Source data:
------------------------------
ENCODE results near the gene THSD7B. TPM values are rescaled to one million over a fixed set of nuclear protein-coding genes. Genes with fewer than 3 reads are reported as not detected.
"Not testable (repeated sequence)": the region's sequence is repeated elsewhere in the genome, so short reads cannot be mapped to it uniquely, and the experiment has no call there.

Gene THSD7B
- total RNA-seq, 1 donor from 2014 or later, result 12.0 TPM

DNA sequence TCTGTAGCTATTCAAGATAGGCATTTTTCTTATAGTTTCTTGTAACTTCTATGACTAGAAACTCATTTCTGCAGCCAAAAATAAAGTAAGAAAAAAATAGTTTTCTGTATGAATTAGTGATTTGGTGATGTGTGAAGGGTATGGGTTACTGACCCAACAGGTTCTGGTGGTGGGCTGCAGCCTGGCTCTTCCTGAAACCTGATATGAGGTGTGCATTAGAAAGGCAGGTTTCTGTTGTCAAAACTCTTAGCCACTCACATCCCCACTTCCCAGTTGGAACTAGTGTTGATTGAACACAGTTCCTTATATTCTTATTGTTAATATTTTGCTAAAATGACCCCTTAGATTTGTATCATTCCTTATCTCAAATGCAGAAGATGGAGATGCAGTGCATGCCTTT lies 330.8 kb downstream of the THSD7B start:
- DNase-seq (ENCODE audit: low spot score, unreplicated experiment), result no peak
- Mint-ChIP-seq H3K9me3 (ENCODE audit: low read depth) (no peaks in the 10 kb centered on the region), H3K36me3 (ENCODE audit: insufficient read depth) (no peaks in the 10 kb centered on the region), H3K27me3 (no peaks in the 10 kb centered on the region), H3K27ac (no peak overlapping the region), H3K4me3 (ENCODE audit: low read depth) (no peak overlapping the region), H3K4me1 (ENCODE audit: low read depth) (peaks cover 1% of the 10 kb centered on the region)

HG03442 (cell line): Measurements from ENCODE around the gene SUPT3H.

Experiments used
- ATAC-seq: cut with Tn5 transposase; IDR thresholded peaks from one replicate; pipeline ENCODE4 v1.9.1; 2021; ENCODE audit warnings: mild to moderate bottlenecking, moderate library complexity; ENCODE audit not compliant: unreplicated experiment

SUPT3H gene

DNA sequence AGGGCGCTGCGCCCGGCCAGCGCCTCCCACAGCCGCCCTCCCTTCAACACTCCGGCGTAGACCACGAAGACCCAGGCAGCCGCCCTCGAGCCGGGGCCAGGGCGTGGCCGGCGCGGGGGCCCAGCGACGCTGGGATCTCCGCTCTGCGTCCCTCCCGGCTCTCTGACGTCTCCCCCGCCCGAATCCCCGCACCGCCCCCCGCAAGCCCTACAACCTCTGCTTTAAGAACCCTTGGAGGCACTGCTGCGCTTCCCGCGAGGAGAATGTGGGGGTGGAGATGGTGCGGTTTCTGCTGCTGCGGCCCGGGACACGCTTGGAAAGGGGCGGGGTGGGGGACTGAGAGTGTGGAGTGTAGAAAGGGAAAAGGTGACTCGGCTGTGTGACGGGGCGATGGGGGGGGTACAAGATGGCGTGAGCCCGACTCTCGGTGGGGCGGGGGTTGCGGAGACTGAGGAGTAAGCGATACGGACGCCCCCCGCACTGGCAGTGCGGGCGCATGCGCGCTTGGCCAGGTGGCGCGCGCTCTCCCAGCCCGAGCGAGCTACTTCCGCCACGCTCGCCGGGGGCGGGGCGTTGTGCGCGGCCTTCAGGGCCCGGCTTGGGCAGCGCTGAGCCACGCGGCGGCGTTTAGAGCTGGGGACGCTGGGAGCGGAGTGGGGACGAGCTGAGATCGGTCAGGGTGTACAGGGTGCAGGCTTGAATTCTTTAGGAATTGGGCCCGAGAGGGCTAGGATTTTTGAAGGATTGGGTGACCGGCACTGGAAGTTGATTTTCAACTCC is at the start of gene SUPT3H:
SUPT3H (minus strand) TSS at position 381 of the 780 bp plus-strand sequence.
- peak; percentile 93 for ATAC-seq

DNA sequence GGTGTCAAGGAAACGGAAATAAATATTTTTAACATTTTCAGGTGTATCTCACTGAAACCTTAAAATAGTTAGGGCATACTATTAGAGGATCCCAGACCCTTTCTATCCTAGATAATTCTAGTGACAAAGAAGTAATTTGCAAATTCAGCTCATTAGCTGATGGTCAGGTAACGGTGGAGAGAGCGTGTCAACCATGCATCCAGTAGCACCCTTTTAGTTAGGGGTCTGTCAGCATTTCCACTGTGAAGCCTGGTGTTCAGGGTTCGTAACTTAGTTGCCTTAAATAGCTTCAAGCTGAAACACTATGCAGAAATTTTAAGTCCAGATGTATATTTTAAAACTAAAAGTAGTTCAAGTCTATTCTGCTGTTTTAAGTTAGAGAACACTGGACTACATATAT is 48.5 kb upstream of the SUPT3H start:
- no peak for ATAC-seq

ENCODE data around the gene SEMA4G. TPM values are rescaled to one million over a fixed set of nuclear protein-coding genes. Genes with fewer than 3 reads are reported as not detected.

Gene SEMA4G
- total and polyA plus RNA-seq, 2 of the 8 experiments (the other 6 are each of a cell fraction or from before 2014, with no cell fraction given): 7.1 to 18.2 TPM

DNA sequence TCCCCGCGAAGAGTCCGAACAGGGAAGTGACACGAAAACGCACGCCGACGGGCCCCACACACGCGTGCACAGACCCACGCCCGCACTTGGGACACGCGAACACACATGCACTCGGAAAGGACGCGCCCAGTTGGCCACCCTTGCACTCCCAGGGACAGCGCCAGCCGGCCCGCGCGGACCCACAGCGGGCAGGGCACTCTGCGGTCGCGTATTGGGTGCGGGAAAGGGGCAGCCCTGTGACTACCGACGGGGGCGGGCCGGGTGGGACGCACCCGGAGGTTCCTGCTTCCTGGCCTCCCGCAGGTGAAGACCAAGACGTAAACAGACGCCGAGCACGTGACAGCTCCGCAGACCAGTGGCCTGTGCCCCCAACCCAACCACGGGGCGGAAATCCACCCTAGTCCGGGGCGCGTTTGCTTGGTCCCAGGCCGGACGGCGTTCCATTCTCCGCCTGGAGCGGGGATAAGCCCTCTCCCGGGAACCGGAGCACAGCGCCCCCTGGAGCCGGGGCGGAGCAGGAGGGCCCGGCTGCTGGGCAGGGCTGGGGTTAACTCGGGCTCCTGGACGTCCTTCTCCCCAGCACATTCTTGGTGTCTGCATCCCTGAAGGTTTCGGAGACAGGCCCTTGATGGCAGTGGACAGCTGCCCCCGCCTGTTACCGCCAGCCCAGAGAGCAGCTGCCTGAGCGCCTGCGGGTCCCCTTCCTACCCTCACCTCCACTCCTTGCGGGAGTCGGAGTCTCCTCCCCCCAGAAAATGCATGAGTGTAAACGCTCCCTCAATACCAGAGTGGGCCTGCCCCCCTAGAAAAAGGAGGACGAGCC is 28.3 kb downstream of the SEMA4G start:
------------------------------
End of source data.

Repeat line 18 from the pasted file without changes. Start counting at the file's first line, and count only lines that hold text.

Gene SEMA4G